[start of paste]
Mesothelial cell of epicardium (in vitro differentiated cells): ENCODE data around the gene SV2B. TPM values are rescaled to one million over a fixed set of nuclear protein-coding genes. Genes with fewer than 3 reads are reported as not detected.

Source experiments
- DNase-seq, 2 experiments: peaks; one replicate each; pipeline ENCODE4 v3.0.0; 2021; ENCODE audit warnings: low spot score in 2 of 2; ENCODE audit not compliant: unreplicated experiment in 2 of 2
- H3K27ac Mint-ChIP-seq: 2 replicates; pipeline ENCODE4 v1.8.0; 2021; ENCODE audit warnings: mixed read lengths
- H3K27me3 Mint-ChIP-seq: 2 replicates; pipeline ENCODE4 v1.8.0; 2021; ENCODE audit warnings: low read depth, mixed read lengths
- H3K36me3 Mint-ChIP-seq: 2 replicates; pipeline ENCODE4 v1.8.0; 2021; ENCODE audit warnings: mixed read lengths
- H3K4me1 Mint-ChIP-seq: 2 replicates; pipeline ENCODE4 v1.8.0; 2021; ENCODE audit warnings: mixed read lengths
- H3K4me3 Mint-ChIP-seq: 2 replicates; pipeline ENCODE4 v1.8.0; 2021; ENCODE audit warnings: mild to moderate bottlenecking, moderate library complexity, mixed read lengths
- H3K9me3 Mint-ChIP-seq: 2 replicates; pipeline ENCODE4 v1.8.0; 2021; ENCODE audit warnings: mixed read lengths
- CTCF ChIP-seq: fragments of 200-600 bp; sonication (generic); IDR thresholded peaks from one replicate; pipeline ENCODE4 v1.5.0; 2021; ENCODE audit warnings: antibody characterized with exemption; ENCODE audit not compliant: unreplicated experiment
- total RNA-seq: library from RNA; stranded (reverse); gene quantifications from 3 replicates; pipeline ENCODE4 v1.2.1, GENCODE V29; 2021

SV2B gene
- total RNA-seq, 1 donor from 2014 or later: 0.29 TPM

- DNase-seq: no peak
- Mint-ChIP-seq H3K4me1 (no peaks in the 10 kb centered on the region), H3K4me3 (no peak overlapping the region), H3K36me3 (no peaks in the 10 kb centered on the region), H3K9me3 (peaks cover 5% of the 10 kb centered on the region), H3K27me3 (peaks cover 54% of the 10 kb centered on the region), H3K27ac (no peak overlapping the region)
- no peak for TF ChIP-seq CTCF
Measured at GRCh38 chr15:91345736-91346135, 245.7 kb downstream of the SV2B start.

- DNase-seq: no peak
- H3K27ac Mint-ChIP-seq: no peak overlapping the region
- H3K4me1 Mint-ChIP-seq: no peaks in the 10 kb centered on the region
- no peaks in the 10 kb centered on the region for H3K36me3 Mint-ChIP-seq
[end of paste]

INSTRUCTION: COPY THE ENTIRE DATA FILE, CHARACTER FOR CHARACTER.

Mesothelial cell of epicardium (in vitro differentiated cells): ENCODE data around the gene SV2B. TPM values are rescaled to one million over a fixed set of nuclear protein-coding genes. Genes with fewer than 3 reads are reported as not detected.

Source experiments
- DNase-seq, 2 experiments: peaks; one replicate each; pipeline ENCODE4 v3.0.0; 2021; ENCODE audit warnings: low spot score in 2 of 2; ENCODE audit not compliant: unreplicated experiment in 2 of 2
- H3K27ac Mint-ChIP-seq: 2 replicates; pipeline ENCODE4 v1.8.0; 2021; ENCODE audit warnings: mixed read lengths
- H3K27me3 Mint-ChIP-seq: 2 replicates; pipeline ENCODE4 v1.8.0; 2021; ENCODE audit warnings: low read depth, mixed read lengths
- H3K36me3 Mint-ChIP-seq: 2 replicates; pipeline ENCODE4 v1.8.0; 2021; ENCODE audit warnings: mixed read lengths
- H3K4me1 Mint-ChIP-seq: 2 replicates; pipeline ENCODE4 v1.8.0; 2021; ENCODE audit warnings: mixed read lengths
- H3K4me3 Mint-ChIP-seq: 2 replicates; pipeline ENCODE4 v1.8.0; 2021; ENCODE audit warnings: mild to moderate bottlenecking, moderate library complexity, mixed read lengths
- H3K9me3 Mint-ChIP-seq: 2 replicates; pipeline ENCODE4 v1.8.0; 2021; ENCODE audit warnings: mixed read lengths
- CTCF ChIP-seq: fragments of 200-600 bp; sonication (generic); IDR thresholded peaks from one replicate; pipeline ENCODE4 v1.5.0; 2021; ENCODE audit warnings: antibody characterized with exemption; ENCODE audit not compliant: unreplicated experiment
- total RNA-seq: library from RNA; stranded (reverse); gene quantifications from 3 replicates; pipeline ENCODE4 v1.2.1, GENCODE V29; 2021

SV2B gene
- total RNA-seq, 1 donor from 2014 or later: 0.29 TPM

- DNase-seq: no peak
- Mint-ChIP-seq H3K4me1 (no peaks in the 10 kb centered on the region), H3K4me3 (no peak overlapping the region), H3K36me3 (no peaks in the 10 kb centered on the region), H3K9me3 (peaks cover 5% of the 10 kb centered on the region), H3K27me3 (peaks cover 54% of the 10 kb centered on the region), H3K27ac (no peak overlapping the region)
- no peak for TF ChIP-seq CTCF
Measured at GRCh38 chr15:91345736-91346135, 245.7 kb downstream of the SV2B start.

- DNase-seq: no peak
- H3K27ac Mint-ChIP-seq: no peak overlapping the region
- H3K4me1 Mint-ChIP-seq: no peaks in the 10 kb centered on the region
- no peaks in the 10 kb centered on the region for H3K36me3 Mint-ChIP-seq